Clogher Priests Forum 2015, Reflections on Care and self-care of Priests

Care and self-care of Priests

Clogher Priests Forum

Tuesday, 14 April 2015


My dear friends,

I feel at something of a disadvantage coming in a bit cold this morning after missing day one. However, let me put a few reflections before you on the area of care and self-care of priests, ourselves. Let me start with a recent example from my own life.


On Bank Holiday Monday of last week my alarm went off at 6.00am. I find I need more time now to do all the things that have to be seen to when I go away for a few days. I had everything done at 8.30am when Paul arrived. He dropped me at the airport in Dublin at about 10.15am. I cleared check in and security by 11.15am and I met two fellow travellers to the Holy Land – Bishop Ray Field and Fr. John Murray PP, Downpatrick. The flight left more or less on time at 12.15pm and touched down in Heathrow about 1.45pm.


We had to pick up our luggage and we walked purposefully for about an hour before finding El Al security. In the meantime we heard an announcement that our flight to Tel Aviv had been delayed from 3.30pm to 5.00pm. This turned out to be a blessing because the security procedure was substantial, if courteous. We were interview individually and at some length and the search on our hand luggage was meticulous. All formalities had been completed and we had checked in for a second time by 4.00pm.


The El Al Jumbo took off for Tel Aviv before 5.30pm and allowing for two hours of time difference we arrived there just before midnight. Our hosts, the new Catechumenate, were there to greet us and they asked us to wait for the arrival of a small delegation from Chile due in less than an hour. It would save them using a second bus. After the bus journey of over two hours we pulled up at the Domus Galilei on the Mount of the Beatitudes in Galilee at about 3.00am. This was to be our residence for the next week. We were told that breakfast would be served next morning between 7.00-8.30am and the bus would be there at 8.30am to take us to our first meeting. By the end of that gathering at mid-day we had reached a level of zombieism that we had just about enough alertness to request the transport to bring us back to our residence. Welcome to the world of 2015, good morning self-care. When he advised me not to fly transatlantic a few months ago my G.P. said by way of explanation “airports are very tiring places and travel is stressful”.


It’s difficult to know where to begin and what signposts to take when exploring the area of self-care. If we take our cue from our professional medical doctors they set great importance on knowledge, particularly knowledge of heredity. It’s there we will find a map of all manner of strengths and weaknesses which can guide us along the right path. As in so many instances, the simple and obvious things are held up as of most importance. Time and again it is emphasised that weight is bad and the right kind of exercise very good. There is general agreement on what constitutes healthy and wholesome food and drink. We have pretty near the best in technology and medical expertise to keep our organs working in harmony and efficiently.   We are living fuller lives and longer too.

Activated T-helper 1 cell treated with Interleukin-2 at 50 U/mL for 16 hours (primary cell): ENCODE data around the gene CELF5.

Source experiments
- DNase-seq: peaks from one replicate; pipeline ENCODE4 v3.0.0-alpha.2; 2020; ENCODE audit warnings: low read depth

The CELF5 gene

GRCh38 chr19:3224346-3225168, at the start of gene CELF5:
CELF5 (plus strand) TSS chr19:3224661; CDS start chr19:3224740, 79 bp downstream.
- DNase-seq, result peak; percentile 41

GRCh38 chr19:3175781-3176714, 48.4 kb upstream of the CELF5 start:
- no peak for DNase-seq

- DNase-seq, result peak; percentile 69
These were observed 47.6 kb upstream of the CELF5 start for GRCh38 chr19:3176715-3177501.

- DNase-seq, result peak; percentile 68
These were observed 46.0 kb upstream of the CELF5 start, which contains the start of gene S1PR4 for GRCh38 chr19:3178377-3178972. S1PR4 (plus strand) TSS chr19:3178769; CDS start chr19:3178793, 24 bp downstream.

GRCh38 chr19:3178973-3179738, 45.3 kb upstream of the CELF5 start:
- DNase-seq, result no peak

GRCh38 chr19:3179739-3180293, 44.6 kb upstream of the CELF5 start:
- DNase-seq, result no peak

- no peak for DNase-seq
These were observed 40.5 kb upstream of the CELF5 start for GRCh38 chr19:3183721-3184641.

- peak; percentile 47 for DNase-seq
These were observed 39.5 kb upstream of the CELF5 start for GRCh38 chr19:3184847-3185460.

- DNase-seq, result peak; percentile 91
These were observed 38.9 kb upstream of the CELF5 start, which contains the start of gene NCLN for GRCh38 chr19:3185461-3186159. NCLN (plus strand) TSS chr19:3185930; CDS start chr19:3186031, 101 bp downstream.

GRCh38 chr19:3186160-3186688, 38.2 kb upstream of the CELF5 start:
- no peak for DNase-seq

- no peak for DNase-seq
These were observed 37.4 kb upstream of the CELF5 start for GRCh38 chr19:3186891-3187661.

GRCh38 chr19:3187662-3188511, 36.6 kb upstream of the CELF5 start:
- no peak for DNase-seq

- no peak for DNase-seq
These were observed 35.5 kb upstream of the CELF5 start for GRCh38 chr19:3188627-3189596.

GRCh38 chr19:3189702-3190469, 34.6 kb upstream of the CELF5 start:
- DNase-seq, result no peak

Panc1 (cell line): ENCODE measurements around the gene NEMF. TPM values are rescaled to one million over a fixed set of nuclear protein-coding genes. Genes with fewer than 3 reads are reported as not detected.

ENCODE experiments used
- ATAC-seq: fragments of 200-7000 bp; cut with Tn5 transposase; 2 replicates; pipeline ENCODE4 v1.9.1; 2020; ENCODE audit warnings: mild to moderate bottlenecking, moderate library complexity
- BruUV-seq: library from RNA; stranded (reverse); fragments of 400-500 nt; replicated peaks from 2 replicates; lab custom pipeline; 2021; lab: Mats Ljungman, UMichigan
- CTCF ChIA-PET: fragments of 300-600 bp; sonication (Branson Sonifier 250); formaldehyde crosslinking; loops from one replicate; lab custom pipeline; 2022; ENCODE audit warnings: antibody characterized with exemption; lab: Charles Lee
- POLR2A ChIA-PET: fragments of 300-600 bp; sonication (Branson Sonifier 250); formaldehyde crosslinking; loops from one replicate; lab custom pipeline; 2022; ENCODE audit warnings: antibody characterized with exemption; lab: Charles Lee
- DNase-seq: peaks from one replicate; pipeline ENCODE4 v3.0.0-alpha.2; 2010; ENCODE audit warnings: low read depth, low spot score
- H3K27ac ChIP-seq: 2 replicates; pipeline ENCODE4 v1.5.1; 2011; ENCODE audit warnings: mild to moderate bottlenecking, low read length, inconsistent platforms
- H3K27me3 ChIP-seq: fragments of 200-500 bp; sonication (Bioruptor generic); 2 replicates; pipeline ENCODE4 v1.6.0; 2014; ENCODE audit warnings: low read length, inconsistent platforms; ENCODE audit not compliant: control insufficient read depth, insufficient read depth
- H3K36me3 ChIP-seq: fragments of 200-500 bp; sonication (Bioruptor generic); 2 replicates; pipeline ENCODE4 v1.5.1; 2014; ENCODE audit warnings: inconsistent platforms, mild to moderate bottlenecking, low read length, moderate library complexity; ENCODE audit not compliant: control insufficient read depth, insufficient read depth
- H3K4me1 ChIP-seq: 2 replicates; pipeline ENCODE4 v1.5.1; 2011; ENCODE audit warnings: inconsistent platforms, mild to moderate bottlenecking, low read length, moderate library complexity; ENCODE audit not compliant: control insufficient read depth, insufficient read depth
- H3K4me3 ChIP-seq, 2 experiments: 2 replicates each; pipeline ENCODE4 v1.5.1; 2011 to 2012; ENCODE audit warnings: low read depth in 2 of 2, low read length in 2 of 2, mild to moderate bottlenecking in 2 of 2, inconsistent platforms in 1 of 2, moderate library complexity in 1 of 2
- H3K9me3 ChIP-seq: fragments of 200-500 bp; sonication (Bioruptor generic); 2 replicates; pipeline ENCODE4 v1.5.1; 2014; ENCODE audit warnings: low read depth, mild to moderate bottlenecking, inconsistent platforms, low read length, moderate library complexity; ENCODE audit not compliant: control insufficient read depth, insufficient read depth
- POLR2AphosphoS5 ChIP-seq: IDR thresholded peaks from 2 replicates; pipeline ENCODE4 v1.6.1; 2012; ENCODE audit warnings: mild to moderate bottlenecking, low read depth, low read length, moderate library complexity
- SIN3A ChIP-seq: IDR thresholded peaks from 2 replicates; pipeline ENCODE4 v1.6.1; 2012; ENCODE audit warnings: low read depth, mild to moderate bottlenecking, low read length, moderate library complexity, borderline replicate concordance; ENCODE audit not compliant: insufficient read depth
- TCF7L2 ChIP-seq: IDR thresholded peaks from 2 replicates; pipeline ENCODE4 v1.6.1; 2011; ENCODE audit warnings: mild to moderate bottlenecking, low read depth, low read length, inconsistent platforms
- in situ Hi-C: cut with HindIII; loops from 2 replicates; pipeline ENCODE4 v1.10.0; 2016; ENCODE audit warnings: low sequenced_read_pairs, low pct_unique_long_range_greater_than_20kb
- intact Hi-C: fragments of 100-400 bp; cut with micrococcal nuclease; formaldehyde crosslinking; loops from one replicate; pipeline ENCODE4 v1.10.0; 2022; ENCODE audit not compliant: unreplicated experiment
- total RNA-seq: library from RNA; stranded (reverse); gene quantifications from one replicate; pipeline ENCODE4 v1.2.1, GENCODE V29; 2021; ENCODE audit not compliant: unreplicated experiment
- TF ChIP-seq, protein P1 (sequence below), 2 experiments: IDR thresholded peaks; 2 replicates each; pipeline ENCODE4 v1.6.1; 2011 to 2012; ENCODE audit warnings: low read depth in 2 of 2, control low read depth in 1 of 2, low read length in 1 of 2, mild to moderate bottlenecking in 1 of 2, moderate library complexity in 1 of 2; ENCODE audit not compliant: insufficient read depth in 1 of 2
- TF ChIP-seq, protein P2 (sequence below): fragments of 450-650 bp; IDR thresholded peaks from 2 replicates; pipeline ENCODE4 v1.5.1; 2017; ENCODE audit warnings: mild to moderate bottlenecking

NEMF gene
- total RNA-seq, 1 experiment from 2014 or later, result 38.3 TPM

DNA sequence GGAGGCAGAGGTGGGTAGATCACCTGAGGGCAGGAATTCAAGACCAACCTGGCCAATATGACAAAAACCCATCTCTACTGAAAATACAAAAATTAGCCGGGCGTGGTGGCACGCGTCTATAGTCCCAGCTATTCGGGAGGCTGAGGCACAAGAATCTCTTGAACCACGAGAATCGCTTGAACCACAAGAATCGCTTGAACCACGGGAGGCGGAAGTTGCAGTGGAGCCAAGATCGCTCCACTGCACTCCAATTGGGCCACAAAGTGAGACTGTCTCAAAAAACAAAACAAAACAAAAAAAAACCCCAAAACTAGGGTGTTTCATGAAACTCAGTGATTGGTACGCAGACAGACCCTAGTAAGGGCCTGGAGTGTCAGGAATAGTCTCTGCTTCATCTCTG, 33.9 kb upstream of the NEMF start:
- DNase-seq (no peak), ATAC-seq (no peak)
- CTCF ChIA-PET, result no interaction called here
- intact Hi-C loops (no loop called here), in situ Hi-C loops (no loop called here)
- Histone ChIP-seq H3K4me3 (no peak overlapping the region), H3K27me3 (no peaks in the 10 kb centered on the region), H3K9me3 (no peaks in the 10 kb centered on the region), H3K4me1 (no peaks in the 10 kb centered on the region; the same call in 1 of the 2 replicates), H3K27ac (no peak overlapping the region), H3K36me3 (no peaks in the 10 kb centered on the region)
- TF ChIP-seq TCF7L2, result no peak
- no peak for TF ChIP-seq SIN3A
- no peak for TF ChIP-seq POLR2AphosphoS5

Our bodies we could study for a lifetime or more and we still have not mentioned the spirit with all its mystery. How is it that some people have the sweetest of temperaments? How is it that others are control freaks? Why are some people so possessive and smothering? Isn’t it real fresh air to be in the company of people who are sunny and positive in their outlook on life? What ingredients make up a respectful self-confidence and what darnel can bloat that into arrogance? What honey leaves some people generally self-accepting and happy in themselves and what poison causes all varieties of feelings of insecurity and inferiority? I won’t attempt to analyse these but if you found the answers in the meantime I suspect you could have quite a turnout next year.


Is it a sign of the times that we have not mentioned the word sin in any of its forms? What makes a peacemaker? Does a permanent cloud of anger bring some people a lonely existence because no one wants to live for any length of time in that atmosphere? Do peacemakers receive their own reward in all the invitations they receive on account of the calm nonthreatening atmosphere they build around themselves? Is the capacity to forgive the most liberating power on earth? If I am hung up on myself how do I get unhooked? How do I learn to make a little space for others at the centre of my unloved universe? Why do so few want to buy, lease, rent or even accept the gift of a little space at the centre of my universe?


The big question is who’s to blame for this mess. Surely God is the source of life for us and Jesus Christ is our model of humanity. Of course we owe our blessings to many – parents, ancestors, family, our teachers, doctors, priests, neighbours, our faith community and our society. If we fall short, can we blame them or is that cowardly? Enrichment or impoverishment of our own lives or our spirit – are these primarily our own responsibility? God directed us to love him, to love our neighbour and to love ourselves. The love he taught and witnessed to us was a selfless love which would enable us to care for others and for ourselves in a balanced love. The Eucharist is our nourishment and is one of the main instruments of God’s healing love for his people. Let us accept God’s gift and place as few obstacles as possible in its way.


+Liam S. MacDaid

Bishop of Clogher


Previous articleEaster Vigil Mass, St. Macartan’s Cathedral, 4 April 2015
Next articleThe Fifth Sunday of Easter, 3 May 2015